Pi ṣa:muñ ‘ab dahă.
‘ab dahă kc ‘ab beihim g gewkdag
‘ab beihim ‘amjeḍ g s-ke:g hewel.
‘I:da gewkdag mo na:nko ma:s.
‘I:da gewkdag mo d ‘ep ge’e tatañ.
‘I:da tatañ mat ‘ab amjed o si i-hoi g jeweḍ.
I:da tatañ mo we:s ‘an ‘i-t-bijimidahim.
Summer clouds sit silently.
They sit, quietly gathering strength.
Gathering strength from the good winds.
This strength that becomes the thunder.
The thunder so loud it vibrates the earth.
The thunder that surrounds us.
This is language. It is our strength, our way of life, t-ni’okĭ ‘o ḍ t-himdag, as we say in O’odham. The language is always there when we need it. For many Indigenous communities the languages are quiet, resting, sleeping like the clouds that sit gathering strength for when they will be awakened by the people.
When a language finally moves, it might be like the desert clouds that slowly build in the distance. It may take a generation, or two before new speakers stand and pull on the energy that has always been there in their language. When they speak the words, they will know the powerful potential of a language. They will be like the thunderstorms we hear in the distance, and we’ll feel them when they vibrate the earth beneath us. This is one way of looking at the efforts of language recovery occurring among communities and language workers of Indigenous languages in the U.S. and internationally.
I am fortunate to have grown up speaking my language and knowing the knowledge of the O’odham. I am a generation who learned to speak English in school. This generation holds in common the experience of using English at school and then morphing into a world known to them and their parents and extend family, shifting into a special world held together by the language. Currently, I am in a field where I can use my language as part of a science and simultaneously as work in aesthetics. As a speaker of O’odham knowing how to use the language as a spoken form and how to perform in the language is something valued by the people. O’odham like many other people have always held in high regard storytellers, orators, singers. I am proud to be among them even though my language use in poetry and is more contemporary. It is valued.
Throughout the years of my academic work as linguist and language teacher this field has allowed me the position to address policy needs for Indigenous language education and revitalization.
As a language teacher and researcher, I was part of a true grassroots effort. In the 1980’s that open the eyes of so many to the condition of Indigenous languages in the United States with passage of U.S. Public Law 101-477, The Native American Languages Act, NALA. This policy directed Congress to acknowledge the state of U.S. languages, that they were all at different levels of endangerment, meaning many were losing speakers at alarming rates some to the point of have only a handful of speakers who were the most elderly and vulnerable. Something had to be done. The drafters of the policy pointed to U.S. history at fault for this status the history of American education including the boarding schools and institutionalized religions among others. The policy acknowledged the failure again of U.S. treaty rights to meet the educational needs of Native American children. This policy declared that the United States—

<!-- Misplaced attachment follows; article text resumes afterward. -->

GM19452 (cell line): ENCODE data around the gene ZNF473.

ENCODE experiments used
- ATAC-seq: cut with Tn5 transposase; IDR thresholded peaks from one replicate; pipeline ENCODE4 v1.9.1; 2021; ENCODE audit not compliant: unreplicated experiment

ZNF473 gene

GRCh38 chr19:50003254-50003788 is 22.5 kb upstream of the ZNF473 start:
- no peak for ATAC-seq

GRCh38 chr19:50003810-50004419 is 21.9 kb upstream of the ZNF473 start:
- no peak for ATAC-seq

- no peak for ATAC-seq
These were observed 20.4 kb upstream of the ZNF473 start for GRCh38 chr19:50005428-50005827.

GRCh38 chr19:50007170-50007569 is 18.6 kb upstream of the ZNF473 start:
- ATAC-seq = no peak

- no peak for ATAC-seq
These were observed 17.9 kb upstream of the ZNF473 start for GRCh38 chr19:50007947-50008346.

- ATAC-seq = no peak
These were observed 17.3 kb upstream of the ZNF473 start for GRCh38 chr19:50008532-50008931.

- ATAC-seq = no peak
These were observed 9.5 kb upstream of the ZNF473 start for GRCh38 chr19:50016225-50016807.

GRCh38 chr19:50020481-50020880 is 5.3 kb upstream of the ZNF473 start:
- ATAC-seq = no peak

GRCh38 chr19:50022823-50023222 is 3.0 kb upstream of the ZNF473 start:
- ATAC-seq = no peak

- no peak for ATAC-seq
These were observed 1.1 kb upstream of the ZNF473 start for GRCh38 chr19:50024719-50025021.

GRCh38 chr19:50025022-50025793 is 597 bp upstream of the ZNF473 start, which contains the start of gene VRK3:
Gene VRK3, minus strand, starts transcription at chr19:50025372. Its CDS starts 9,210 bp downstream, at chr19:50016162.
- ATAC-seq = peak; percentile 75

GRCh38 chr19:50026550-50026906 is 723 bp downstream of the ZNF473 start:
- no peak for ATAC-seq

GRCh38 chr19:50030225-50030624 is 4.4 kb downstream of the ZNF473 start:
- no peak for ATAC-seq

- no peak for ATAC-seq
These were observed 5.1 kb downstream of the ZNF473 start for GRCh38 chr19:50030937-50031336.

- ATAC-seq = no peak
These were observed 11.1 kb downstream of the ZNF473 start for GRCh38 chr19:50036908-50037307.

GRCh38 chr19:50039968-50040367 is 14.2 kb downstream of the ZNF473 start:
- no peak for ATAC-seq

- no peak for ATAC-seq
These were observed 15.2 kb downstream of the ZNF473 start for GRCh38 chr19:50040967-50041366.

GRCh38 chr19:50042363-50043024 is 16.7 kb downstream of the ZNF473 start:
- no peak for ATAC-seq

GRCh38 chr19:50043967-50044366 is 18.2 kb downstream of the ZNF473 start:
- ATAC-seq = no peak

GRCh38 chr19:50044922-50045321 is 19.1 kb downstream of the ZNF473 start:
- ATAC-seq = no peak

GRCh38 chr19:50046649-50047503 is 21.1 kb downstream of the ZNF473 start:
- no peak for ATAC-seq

“(1) preserve, protect, and promote the rights and freedom of Native Americans to use, practice, and develop Native American languages;(2) allow exceptions to teacher certification requirements for Federal or federally funded programs; (3) encourage and support the use of such languages as a medium of educational instruction” are only a sample of the list of recommendations. Some of the recommendations proposed in this policy have been addressed many of them still wait on the horizon. A primary concern has been funding and in the reauthorization of NALA 1990 funds were made available to support language revitalization, and teaching through the Administration for Native Americans, also known as ANA revitalization grants. Many tribes and Nations have benefited from this support. In 2006 with the reauthorization of the NALA it was renamed the Esther Martinez language act, honoring the late Mrs. Martinez. This reauthorization specifically directed funds at language nests, survival schools, and restoration programs, promoting language immersion for children with the goal of creating new speakers.